Color Imagery in Sir Gawain and the Green Knight

Color Imagery in Sir Gawain and the Green Knight

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Color Imagery in Sir Gawain and the Green Knight

Sir Gawain And The Green Knight

I believe that the color imagery in Sir Gawain And The Green Knight represents nature, as a force that man has little control over. This is evident during the journey of Sir Gawain, and later, his shame in front of King Arthur's court. Nature does as it will in ways that can not be controlled by man. The best they can do is to acknowledge the fact that it is happening. They had no control whatsoever, and therefore, were subject to it's, at times, ferocity. This is similar to the ferocity displayed by the Green Knight. The Green Knight worked under his own set of rules, and like a growing tree, man had, and still has, no control over when the tree would leaf or bloom, or how long it's branches would grow. The Green Knight, like nature, has to be understood before it can be dealt with, and even then, you are not guaranteed success. You need to know how he thinks, and play your cards right, in order to come out of the fight successfully. At first Sir Gawain was on the right path, but throughout his journey, he became sidetracked and due to that, he brought shame unto himself, and to the court of King Arthur.

The story begins with a New Year's feast at Arthur's court in Camelot. All the knights and ladies gather to exchange gifts, and to eat and be merry. Everyone is laughing and having a good time, while Arthur amuses them with stories of courageous knights. The first course is served, and the guests are about to eat, when a knight, dressed totally in green, rides into the dining hall. The knight is very large, well-dressed, and imposing. It seems that he has come in peace, due to the absence of his armor and shield. The Green Knight's connection to nature is emphasized when he is presented holding a "holly bob...That is goodliest in green when groves are bare"(206-7). His closeness to nature is also apparent when the color of the knight is described as "green as the grass"(235). The Green Knight has a challenge, and he demands to speak to the head of the court. King Arthur, being the head of the court, answers the call of the Green Knight. The Green Knight proceeds to tell Arthur that it is his court who are the best and most noble knights in the land, and he has come here with a challenge.

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He begins to taunt Arthur's knights, and King Arthur becomes outraged and accepts the strangers challenge. The Green Knight will allow someone to strike him with an ax, as long as they agree to find him in one year to accept the return blow. Before King Arthur can chop the Green Knight's head off, Sir Gawain stands up, and asks if he can replace the King instead. The court agrees to let Gawain take the challenge, so Gawain swings the ax, and chops off the knight's head. As soon as his head gets chopped off, the Knight picks it up and mounts his horse. He tells Gawain to meet him at his house, the Green Chapel on New Year's Day the following year. He rides away, and the court proceeds to finish their feast. I guess the court is used to people having their heads chopped off, and then riding away on their horse. An excellent line in this poem was the line "The blood gushed from the body, bright on the green"(428). The red obviously, symbolizes blood, but it is interesting how the author takes time to tell how the red and green contrast. I see the contrast as blood, which is a certainty-a certainty of death, and the green, as the unpredictable nature, which is also death in many forms.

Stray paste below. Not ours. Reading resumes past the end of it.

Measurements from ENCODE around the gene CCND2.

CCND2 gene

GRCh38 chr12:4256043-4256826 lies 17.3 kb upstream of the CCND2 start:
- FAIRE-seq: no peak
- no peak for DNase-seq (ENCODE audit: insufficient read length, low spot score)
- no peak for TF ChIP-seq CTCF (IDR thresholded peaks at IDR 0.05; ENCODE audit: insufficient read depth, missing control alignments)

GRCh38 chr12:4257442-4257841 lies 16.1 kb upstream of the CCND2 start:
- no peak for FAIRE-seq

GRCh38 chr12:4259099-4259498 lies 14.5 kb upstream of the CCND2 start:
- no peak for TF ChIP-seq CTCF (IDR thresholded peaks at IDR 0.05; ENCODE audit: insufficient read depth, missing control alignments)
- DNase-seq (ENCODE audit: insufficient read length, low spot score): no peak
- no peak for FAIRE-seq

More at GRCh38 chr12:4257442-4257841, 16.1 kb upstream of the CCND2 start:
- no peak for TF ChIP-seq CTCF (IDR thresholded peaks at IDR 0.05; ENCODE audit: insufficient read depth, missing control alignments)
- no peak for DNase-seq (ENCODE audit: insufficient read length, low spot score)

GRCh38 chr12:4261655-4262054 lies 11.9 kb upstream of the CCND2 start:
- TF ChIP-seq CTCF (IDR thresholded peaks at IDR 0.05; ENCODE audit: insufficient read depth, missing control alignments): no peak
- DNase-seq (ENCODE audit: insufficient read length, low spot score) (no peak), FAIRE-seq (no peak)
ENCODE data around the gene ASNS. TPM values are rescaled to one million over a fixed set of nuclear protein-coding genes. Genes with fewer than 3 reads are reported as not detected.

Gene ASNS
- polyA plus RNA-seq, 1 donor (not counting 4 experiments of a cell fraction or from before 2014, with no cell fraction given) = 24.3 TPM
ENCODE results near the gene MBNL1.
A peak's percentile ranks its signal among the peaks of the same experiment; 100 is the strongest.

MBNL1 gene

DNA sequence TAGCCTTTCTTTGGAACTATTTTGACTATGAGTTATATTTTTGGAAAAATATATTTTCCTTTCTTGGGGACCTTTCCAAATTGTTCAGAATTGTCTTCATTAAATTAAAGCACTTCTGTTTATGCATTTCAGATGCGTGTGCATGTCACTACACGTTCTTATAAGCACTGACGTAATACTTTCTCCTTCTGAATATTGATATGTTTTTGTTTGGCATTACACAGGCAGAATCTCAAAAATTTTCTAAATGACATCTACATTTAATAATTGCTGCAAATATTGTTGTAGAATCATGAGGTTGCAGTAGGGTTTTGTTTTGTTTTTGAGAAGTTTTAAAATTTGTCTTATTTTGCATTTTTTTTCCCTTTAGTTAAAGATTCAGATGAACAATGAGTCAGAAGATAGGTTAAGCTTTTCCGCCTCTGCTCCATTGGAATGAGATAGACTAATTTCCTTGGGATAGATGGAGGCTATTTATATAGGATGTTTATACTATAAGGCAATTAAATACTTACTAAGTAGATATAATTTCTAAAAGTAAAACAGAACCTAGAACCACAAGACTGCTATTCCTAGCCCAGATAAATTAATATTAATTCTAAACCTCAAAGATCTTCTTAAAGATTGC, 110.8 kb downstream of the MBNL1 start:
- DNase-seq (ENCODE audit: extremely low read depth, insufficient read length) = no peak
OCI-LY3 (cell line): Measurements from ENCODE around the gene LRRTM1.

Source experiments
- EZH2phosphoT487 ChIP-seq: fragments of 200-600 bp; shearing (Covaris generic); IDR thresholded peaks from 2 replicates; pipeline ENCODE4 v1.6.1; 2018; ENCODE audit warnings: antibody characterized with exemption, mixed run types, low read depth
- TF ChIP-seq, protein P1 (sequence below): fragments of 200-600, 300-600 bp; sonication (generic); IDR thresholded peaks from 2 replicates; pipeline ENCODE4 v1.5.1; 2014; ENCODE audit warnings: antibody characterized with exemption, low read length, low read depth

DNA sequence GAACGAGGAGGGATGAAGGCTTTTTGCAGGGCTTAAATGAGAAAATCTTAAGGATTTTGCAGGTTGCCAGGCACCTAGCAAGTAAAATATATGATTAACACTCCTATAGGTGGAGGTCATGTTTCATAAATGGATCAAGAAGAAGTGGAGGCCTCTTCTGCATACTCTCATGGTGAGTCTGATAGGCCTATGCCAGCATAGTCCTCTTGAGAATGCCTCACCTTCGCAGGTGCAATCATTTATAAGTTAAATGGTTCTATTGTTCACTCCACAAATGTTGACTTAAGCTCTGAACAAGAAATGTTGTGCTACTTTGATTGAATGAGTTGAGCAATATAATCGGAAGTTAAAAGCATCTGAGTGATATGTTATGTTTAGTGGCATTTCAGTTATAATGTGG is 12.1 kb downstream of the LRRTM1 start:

Time goes by, and the seasons pass, as well as the year. Sir Gawain gets ready for his departure from King Arthur's court in the fall. On his neck he has a pentangle, which is a five- pointed star. It is also called the endless knot, and it's five points symbolize the 5 senses, the 5 fingers, the 5 wounds of Christ, the 5 joys of Mary, and the 5 aspects of gentlesse. The author also seems to take great pains in describing the elaborate armor that Sir Gawain is wearing. Obviously, the Knight cares much about his appearance. Gawain leaves amid everyone paying their respects and wishing him good luck. They, as well as Gawain, expect him to never return again. Gawain searches all over the countryside for the Green Chapel, but to no avail. But finally, after praying up to God to help him find a shelter from the cold, Gawain stumbles upon the castle, snuggled deep in the woods. Gawain rides up to the castle, and when he reveals his name, he is greeted warmly, and invited in.

Gawain is introduced to the Lord of the castle, and is shown to his room. He is fed a feast, and praised by the Lord, who says he is honored to have so noble a guest. It is amazing how much you can get by the power of name recognition, how much you can rely on it to help you through tough times. Gawain is also introduced to two ladies. One is a beautiful women, the other is an old hag. The beautiful women is the Lord's wife, and she takes an immediate liking to Sir Gawain. For the remainder of the evening, Gawain is entertained by the Lord. Gawain eventually makes his mission known. He tells the lord that he is searching for The Green Chapel, home of The Green Knight. The lord informs Gawain that the castle is only two miles away from where Gawain is now standing. The Lord encourages Gawain to spend time at the castle, and to sleep late, while he goes out to hunt.

Early the next morning, after the Lord and his guests wake up, Gawain is lying in bed when the Lord's wife comes in. Gawain feels very self-conscious and embarrasses to be seen in this vulnerable position, because he has just woken up , so he feigns sleep. She patiently waits for him to wake up, so he pretends to wake up so that he may speak to her. She tells Gawain, in not so many words, that she is basically his servant for the remainder of his stay there, and that she will stop at nothing to please him. They talk for quite awhile, and when she finally gets up to leave, she asks for a kiss, saying that a good knight would grant her this wish. It is obvious that she is trying to tempt the Knight. In the meantime, the Lord has been hunting, and the author once again takes joy in the color imagery, going to great lengths to describe just exactly how the animals were slaughtered.